2019 Quality Measurement: What’s In and What’s Out

2019 Quality Measurement: What’s In and What’s Out

Developing flexible infrastructure for quality-centered healthcare

After decades of measuring and reporting health care quality without transformative change in outcomes, industry and government are realizing the fundamental problem is in the infrastructure of our system.

Quality measurement and improvement has evolved over the years from early work centered on evidence-based practice to more recently with the turn of the century, a rapid influx of value-based programs. Today, quality reporting for providers and organizations is burdensome and excessively complex. Even in organizations that have administrative support and resources, quality reporting is convoluted as inconsistencies exist within every aspect. The benefits of electronic documentation and interoperability cannot be realized in this confusing, pieced-together system.
Leveraging these learnings requires construction of a large-scale framework. Takeaways from this year’s Digital Quality Summit make it feel as if we are on the path of constructing a measurement system for a better tomorrow. With a room full of diverse quality measurement experts, it is evident that these are the concepts of our past:

  • Adopt what is there. Rather than sub optimizing what is there (aka. billing codes), there is need to engineer new standards and mechanisms for the intentional purpose of measuring quality.
  • Lagging reporting. Reporting quality is expressed in longer-term clinical outcomes, yet providers need data early in the process to make meaningful improvements.
  • Manual extraction. Medical record review, whether for program requirements or an improvement project, will progressively become a thing of the past with the transition to electronic extraction.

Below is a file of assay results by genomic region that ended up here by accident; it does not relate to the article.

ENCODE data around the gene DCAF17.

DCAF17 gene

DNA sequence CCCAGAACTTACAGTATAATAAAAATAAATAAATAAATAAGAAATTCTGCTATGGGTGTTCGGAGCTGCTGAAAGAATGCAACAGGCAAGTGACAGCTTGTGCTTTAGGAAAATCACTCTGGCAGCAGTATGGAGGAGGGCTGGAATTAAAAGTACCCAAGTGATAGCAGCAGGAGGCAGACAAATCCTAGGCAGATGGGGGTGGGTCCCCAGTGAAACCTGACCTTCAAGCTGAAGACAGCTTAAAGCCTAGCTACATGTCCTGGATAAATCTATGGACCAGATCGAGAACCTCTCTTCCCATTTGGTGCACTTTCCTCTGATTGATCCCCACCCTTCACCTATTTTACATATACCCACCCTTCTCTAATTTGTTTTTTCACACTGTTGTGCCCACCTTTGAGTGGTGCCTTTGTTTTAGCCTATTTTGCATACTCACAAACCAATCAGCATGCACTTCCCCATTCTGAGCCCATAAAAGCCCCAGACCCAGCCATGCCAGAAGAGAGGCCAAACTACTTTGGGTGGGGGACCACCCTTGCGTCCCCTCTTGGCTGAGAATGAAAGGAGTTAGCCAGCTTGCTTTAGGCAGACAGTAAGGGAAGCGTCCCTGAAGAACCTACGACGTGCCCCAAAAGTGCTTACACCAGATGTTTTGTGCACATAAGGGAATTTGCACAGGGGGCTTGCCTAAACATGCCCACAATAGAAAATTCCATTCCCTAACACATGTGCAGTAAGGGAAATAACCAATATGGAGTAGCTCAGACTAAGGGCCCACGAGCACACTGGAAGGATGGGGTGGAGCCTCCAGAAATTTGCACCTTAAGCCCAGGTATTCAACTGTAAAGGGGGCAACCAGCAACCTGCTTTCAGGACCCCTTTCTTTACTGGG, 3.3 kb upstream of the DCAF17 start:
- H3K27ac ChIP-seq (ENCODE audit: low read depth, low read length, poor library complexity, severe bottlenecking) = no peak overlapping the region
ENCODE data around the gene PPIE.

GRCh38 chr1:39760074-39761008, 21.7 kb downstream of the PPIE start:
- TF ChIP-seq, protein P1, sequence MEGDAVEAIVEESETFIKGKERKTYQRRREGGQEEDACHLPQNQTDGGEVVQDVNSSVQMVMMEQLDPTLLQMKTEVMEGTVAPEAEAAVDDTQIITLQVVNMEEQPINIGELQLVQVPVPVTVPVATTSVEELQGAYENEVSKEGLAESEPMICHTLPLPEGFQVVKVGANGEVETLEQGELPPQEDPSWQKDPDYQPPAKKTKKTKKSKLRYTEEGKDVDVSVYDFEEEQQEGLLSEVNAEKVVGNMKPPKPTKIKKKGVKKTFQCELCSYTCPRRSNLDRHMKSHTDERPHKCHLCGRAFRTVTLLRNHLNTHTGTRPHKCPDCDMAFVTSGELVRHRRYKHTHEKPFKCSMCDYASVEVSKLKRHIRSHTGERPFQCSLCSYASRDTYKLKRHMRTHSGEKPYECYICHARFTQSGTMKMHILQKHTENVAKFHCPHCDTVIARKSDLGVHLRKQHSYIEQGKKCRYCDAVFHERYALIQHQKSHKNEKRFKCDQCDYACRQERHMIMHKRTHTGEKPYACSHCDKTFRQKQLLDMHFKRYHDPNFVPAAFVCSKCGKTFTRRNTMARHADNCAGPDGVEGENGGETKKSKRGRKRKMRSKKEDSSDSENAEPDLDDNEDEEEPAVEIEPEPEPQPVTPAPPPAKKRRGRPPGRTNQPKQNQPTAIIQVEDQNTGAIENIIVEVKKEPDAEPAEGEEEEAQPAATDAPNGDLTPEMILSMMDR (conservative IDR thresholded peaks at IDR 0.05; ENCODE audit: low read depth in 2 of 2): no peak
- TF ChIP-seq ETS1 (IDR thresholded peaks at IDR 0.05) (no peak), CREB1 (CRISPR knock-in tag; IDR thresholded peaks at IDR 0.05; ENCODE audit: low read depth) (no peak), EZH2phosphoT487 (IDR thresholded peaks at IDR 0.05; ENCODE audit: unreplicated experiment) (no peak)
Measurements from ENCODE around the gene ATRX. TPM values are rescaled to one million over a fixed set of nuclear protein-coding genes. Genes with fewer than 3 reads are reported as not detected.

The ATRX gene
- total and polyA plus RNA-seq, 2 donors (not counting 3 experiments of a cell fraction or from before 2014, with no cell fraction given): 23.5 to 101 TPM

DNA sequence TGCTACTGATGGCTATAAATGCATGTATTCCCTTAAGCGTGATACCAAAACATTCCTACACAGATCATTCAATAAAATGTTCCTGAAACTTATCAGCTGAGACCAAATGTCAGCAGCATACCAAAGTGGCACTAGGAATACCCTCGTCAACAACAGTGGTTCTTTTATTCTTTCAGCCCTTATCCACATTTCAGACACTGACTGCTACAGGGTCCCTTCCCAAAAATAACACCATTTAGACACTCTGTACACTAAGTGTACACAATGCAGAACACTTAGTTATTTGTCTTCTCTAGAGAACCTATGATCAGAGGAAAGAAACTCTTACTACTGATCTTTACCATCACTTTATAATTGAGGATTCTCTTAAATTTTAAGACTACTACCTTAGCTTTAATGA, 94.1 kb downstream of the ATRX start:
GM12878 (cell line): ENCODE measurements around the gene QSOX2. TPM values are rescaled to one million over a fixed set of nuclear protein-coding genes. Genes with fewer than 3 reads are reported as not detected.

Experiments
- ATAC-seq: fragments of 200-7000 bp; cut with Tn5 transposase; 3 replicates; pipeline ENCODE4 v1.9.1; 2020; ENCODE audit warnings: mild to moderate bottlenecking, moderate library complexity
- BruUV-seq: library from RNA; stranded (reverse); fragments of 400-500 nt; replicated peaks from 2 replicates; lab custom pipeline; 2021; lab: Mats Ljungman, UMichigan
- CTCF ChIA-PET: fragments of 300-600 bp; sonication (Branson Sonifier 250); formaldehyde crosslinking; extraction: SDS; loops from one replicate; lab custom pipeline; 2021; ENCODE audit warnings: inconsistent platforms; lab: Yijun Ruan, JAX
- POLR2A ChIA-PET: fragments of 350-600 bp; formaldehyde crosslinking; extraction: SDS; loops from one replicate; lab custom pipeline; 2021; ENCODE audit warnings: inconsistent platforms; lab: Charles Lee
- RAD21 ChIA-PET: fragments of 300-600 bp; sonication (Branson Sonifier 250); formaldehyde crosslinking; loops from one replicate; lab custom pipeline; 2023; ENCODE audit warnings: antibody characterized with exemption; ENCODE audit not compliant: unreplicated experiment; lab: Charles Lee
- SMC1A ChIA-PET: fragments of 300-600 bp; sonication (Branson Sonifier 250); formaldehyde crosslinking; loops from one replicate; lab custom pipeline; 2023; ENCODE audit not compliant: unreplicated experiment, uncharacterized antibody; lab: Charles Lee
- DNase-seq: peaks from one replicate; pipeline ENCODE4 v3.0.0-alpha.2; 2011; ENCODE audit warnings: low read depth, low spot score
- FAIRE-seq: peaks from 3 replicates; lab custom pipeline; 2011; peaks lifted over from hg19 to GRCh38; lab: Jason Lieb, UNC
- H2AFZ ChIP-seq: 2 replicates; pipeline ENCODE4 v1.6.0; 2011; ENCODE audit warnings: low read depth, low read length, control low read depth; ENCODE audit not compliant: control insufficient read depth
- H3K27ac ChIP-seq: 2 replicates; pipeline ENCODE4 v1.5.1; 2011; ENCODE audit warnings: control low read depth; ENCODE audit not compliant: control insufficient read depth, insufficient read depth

• Misalignment of the parts. The lack of a clear connection between the parts (systems, concepts, data elements, code and value sets), on top of extraneous information (irrelevant codes) causes unnecessary complexity, and a fragmented, confusing state.

  • These past learnings will help create a valid measurement system upon which regulatory, financial and operational structures can be built. Reflections of this year’s summit indicate these are the trending topics of our future:

  • Building in value. Measuring what matters from the patient perspective of quality, experience and cost. NCQA’s newly published whitepaper on Rheumatoid Arthritis is a great example of the progress being made on measuring patient-centered definitions of clinical outcomes.
  • Developing flexible infrastructure. Constructing a foundation that will provide expressive representation yet be nimble to our ever-changing system. HL7’s Clinical Quality Language aligned with the Quality Data Model has the capability to create more powerful logic that can modularize and harmonize measurement across programs.
  • Digitalization. One-way data sharing out of the clinicians’ workflow and awareness has yet to drive the type of improvement that is needed. Today, there are 38 Electronic Clinical Quality Measures that are being used to put data in the hands of clinicians in an effective and efficient way to drive improvement.

  • Despite making strides in moving to electronic documentation of clinical care to support coordination, we still cannot get the data for this core purpose, let alone for quality measurement. Now understanding where we have been and where we are going, you can take these steps to support your clinicians’ quality performance:

    1. Identify the different quality initiatives your organization is participating in (MIPS, PCMH, ACO, etc.) and reduce the reporting burden by focusing on measures that align with multiple initiatives.
    2. Use existing data definitions and workflows (+ documentation processes) to build measures and validate them.
    3. Post results to engage the care team and develop specific interventions to change outcomes.
    4. As you make improvements, build processes to sustain the outcomes.
    5. Repeat the steps above to create a high reliability organization.

    Not any one of us holds the answer to solving the problems we have with quality measurement. With aligned purpose, the right people, processes and technology, history-making strides can be made. The methods by which we measure health care quality will continue to evolve as experience is gained with transforming our system. KPI Ninja holds a unique position with having deep experience with interoperability and quality measurement. We are a data source agnostic, big data driven analytics platform with more than 20 applications designed to support every type of healthcare customer. With this degree of comprehensiveness, we are well-suited to continue working closely in this evolution to meet your population health and value-based payment goals.

    All together or not at all. Lisa Anderson, eCQM Project Director at the Joint Commission, and I celebrating collaboration.

    To learn more about us, visit kpininja.com

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